ORLANDO -- The Solar Energy Industries Association (SEIA) is rolling out new developments for its evolving Solar Industry Commitment to Environmental and Social Responsibility (Solar Commitment) with the addition of three new members of its advisory group, BSR, As You Sew, and Boston Common. According to John Smirnow, the vice president of SEIA, in Washington, these new advisors will work with other organizations to help determine the reporting parameters for SEIA's first sustainability report, expected in first quarter 2013.
The new advisors also will help SEIA develop a handbook for expectations from Solar Commitment signatories, which is expected to be ready by the fourth quarter of this year, he notes. "Participants shall cooperate with SEIA’s Environment, Health & Safety Committee, and the sub-group Environmental & Social Responsibility Working Group, as well as the Solar Commitment Advisory Group, to further develop Key Performance Indicators (“KPIs”) to be reported publicly," SEIA's Declaration of Support notes.
The Solar Commitment underscores the industry's commitment tosustainability, Smirnow says. "We aren't going to publish a 125-pages ustainability report, but we will include broad indicators as well as specifics; itwill become increasingly rigorous, but the document is in its first stage now," he says. The SEIA, which announced the initiative in March, has seven foundingindustry participants: Dow Solar; SunPower; Suntech; Trina; Yingli Solar;SunEdison; and PV Recycling LLC. The document is intended to be of globalscope, as is the solar industry, and include the entire solar supply chain, henotes. About 40 international companies helped provide input for the planning ofthe Solar Commitment.
The SEIA Solar Commitment is the first of its kind among solar associations around the world, and is intended to serve as the model for other national solar associations that might choose to make similar commitments, Smirnow says. "We hope it will spread," he says. Among the linkages between the Solar Commitment and other global sustainability initiatives, SEIA has made a commitment to the United Nations-sponsored Sustainability for All program, pledging to gain 20 signatories for the SEIA Solar Commitment by 2013, Smirnow says.
Apart from helping to foster the first Solar Commitment, the seven founding supporters also are committed to helping change their own organizations to meet the new industry standard. "They may already have sustainability programs within their own companies, but these representatives are committed to changing within their own organizations," Smirnow says.
Among elements of the SEIA sustainability guidelines will be well-established elements of other organizations guidelines, and particularly, version 3.0 of the Electronics Industry Code of Conduct — developed by the Electronic Industry Citizenship Coalition (EICC) — which provides "guidelines for performance and compliance with critical CSR policies." Among the EICC issues covered are: labor; ethics; health and safety; environmental responsibility; human rights; and management systems. Solar-specific issues will be added, Smirnow says.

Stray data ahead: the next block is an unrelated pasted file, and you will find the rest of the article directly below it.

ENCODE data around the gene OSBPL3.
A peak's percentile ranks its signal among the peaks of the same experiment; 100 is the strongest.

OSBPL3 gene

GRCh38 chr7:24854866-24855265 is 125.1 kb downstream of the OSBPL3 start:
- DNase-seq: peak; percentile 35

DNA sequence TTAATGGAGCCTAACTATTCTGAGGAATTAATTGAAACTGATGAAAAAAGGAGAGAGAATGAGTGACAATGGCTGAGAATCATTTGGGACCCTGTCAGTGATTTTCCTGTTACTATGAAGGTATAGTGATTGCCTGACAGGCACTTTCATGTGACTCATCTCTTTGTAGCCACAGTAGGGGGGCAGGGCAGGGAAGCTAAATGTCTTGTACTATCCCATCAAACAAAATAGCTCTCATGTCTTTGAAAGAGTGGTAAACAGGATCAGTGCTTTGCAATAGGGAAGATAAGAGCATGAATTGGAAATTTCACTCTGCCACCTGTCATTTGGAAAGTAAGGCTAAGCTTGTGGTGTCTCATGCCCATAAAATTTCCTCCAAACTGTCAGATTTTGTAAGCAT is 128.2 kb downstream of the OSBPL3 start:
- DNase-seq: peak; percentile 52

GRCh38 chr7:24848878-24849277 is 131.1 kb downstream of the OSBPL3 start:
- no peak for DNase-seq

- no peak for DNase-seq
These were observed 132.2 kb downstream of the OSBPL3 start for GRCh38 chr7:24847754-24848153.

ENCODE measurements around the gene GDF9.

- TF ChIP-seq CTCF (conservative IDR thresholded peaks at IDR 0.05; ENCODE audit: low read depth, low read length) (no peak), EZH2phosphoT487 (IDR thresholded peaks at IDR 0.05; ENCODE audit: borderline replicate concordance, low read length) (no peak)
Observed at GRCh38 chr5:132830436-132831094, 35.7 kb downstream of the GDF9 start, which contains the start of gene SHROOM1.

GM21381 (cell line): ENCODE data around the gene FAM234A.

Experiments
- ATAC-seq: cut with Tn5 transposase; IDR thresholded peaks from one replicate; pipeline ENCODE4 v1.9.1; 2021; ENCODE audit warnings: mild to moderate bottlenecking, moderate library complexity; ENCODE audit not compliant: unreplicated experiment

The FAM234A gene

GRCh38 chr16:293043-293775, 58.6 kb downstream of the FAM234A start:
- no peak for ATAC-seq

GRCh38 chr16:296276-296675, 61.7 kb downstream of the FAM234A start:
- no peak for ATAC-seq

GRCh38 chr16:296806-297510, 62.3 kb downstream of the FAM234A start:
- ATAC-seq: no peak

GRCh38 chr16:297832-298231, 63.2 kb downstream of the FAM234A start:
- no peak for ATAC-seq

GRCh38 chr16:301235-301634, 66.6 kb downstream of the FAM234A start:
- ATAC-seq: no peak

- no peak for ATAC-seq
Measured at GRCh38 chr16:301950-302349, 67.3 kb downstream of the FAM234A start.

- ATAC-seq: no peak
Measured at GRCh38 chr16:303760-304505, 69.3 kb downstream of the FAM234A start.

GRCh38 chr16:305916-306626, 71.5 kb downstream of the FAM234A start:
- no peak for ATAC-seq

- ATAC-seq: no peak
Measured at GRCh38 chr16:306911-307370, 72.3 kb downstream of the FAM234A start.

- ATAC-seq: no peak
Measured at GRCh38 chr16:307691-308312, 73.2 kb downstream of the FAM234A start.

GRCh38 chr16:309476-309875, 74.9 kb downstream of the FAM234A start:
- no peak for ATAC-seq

The EICC Code "was developed through a multi-stakeholder process and is now being used by over 40 well-known ICT brands and over 1,000 of their suppliers, and it has been translated into sixteen languages," the EICC indicates. Over a dozen global sustainability standards will be adopted by the SEIA's Solar Commitment. Some of the industry standards expected to be included are the U.S. Occupational Safety & Health Administration's OSHA18001, "committed to the highest occupational health and safety management standards," and Social Accountability's SA 8000, "broadly recognized by trade unions and Non-government organizations as one of the strictest workplace standards worldwide." Similarly, human rights protection standards from the United Nations are being incorporated.
SEIA represents some 1,100 companies in the global solar industry supply chain. Some of SEIA's members already have very advanced sustainability programs, like founding participant Dow Solar. Dow not only lists past accomplishments in its annual corporate sustainability report, it scores itself on meeting its future goals, including a current set for 2015. Reporting on sustainability since 1995, Dow introduced its sustainability goals in 2006.
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